The blood in question is On The Queen's Service (OTQS hereafter). OTQS first appeared in The Boys' Standard in 1875 and 1876 and was published as a collection sometime around 1885. The Boys' Standard, which ran for 868 issues, from 1875-1892, was one of the major organs for penny bloods, and ran such immortal storylines as “Blue Cap the Bushranger,” “Broad Arrow Jack,” “Handsome Harry of the Fighting Belvedere” (the first appearance of penny blood/story paper icon Ching-Ching), and “Spring heel’d Jack: The Terror of London.”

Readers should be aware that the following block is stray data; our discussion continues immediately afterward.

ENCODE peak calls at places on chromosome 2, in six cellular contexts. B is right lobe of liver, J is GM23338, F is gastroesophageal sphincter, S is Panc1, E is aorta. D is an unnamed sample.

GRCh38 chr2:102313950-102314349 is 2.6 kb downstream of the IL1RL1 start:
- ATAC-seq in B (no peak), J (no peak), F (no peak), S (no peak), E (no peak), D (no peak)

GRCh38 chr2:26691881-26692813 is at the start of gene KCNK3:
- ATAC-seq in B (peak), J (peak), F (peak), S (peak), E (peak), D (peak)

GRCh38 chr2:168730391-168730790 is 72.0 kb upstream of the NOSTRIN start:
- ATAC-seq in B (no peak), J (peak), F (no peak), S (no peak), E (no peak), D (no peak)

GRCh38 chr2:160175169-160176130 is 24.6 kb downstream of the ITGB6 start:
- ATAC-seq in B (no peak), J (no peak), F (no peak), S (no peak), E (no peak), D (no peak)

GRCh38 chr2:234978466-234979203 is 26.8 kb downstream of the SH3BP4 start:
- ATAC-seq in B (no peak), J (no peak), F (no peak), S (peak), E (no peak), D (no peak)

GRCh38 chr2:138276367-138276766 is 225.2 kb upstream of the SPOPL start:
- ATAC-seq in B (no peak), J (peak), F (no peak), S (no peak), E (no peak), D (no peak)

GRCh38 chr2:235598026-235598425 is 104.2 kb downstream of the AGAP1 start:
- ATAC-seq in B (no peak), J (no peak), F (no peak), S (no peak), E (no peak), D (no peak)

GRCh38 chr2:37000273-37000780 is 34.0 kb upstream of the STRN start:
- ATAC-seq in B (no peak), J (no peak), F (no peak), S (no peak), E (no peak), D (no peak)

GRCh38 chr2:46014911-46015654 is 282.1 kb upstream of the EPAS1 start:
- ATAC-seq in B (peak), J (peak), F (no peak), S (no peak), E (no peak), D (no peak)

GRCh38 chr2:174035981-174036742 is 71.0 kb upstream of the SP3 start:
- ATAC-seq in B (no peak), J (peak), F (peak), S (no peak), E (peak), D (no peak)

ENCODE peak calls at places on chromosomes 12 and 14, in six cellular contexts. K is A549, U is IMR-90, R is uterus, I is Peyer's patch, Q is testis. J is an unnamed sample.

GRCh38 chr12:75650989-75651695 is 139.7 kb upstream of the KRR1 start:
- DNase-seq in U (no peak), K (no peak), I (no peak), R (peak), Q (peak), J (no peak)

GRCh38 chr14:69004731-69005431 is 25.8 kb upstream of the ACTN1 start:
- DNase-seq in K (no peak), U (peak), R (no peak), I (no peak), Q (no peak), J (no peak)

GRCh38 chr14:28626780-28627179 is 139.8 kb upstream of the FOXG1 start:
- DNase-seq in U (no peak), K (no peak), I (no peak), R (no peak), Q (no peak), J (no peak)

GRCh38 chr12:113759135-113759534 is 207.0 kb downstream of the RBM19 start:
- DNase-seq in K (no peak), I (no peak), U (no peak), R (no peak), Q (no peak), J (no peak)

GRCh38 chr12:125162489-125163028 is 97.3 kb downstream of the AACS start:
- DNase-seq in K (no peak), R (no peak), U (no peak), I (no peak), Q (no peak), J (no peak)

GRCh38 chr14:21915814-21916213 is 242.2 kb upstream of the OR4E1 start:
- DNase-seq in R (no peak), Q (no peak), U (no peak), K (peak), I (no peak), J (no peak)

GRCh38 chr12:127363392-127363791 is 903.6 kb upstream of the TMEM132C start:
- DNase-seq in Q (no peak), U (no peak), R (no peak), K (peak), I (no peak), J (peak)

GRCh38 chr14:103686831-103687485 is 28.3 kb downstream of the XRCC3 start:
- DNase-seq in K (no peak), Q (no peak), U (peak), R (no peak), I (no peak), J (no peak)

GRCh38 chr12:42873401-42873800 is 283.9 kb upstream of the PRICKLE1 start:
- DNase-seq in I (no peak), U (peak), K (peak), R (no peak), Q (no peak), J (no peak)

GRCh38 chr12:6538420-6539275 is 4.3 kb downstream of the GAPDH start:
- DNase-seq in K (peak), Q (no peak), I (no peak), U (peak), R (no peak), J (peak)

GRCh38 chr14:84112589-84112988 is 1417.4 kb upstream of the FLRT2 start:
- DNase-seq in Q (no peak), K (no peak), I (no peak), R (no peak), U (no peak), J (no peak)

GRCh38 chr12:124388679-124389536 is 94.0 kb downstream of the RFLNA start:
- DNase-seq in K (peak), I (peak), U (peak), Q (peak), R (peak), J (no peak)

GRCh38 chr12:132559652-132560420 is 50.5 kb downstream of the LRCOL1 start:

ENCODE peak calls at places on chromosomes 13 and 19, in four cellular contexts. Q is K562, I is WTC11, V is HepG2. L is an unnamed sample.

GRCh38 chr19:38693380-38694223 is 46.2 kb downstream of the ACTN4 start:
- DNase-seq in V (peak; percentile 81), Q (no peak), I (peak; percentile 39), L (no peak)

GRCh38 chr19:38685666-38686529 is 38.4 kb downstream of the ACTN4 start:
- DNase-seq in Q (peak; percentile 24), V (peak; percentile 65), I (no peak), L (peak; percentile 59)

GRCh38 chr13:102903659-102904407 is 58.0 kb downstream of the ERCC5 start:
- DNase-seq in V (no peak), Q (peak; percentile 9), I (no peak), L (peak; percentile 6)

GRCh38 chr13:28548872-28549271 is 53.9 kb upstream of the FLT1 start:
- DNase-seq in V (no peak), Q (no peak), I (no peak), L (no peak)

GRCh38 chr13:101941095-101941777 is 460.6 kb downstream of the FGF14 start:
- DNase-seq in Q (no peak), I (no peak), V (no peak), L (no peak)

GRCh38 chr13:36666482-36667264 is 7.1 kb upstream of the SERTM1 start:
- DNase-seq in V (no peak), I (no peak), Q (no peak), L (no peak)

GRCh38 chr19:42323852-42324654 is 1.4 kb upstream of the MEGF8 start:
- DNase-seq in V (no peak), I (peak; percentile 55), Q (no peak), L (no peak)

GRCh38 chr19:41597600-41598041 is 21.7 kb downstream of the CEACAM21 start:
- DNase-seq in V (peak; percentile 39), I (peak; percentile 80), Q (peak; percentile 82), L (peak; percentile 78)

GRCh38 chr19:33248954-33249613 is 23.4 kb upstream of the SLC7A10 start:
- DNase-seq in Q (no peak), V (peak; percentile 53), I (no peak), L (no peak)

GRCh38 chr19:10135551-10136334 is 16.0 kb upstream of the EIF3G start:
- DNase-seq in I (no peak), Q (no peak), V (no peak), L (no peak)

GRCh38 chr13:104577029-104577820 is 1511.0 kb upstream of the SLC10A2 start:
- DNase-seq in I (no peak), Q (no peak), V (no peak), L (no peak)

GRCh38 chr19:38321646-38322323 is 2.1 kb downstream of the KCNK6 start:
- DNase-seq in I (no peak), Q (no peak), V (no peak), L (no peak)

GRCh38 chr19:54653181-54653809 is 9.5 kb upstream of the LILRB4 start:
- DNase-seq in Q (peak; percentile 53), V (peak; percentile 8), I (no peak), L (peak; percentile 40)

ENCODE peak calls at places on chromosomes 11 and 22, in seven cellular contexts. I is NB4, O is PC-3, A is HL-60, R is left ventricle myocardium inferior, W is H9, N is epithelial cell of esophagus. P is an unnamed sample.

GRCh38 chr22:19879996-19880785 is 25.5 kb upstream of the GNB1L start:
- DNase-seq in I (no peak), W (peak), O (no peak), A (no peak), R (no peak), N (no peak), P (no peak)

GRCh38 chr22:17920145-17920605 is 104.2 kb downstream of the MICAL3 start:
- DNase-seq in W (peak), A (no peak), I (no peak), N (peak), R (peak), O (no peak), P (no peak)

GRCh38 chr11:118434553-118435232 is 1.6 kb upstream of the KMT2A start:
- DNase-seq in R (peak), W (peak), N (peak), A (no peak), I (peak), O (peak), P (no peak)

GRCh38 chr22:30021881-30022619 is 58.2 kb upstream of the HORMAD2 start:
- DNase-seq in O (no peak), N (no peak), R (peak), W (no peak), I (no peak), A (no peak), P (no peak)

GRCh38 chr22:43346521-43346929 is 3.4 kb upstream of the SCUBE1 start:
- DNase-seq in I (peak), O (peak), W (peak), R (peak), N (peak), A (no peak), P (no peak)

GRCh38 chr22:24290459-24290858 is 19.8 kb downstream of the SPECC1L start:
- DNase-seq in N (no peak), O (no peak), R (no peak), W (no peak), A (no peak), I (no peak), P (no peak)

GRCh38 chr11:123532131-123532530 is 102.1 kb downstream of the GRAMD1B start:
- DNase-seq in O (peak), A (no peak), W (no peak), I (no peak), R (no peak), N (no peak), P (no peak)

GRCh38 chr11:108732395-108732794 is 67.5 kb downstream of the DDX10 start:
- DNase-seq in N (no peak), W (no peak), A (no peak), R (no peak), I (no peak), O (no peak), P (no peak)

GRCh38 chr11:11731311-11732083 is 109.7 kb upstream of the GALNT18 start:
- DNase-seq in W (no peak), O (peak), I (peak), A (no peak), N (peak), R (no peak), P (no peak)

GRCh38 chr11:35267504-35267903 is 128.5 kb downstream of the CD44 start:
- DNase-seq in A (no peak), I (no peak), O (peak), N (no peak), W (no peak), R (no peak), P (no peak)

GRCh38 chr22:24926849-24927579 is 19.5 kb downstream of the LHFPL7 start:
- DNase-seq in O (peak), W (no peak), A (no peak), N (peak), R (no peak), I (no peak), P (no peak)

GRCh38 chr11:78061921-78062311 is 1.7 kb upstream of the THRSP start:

OTQS was written by “J.J.G. Bradley,” the pseudonym of James Skipp Borlase. Borlase (1839-?) is one of the more interesting scoundrels of the penny blood milieu. He was English, but moved to Australia in the mid-1860s. He began work as a solicitor in Melbourne, but he tried to desert his wife, which destroyed his marriage, his reputation, and his legal practice. With no other profession available to him, he began writing for the bloods and story papers, collaborating with Mary Fortune, a significant early Australian detective writer (and someone of much greater talent than Borlase). Borlase wrote prolifically, both original material and stories he plagiarized from other writers.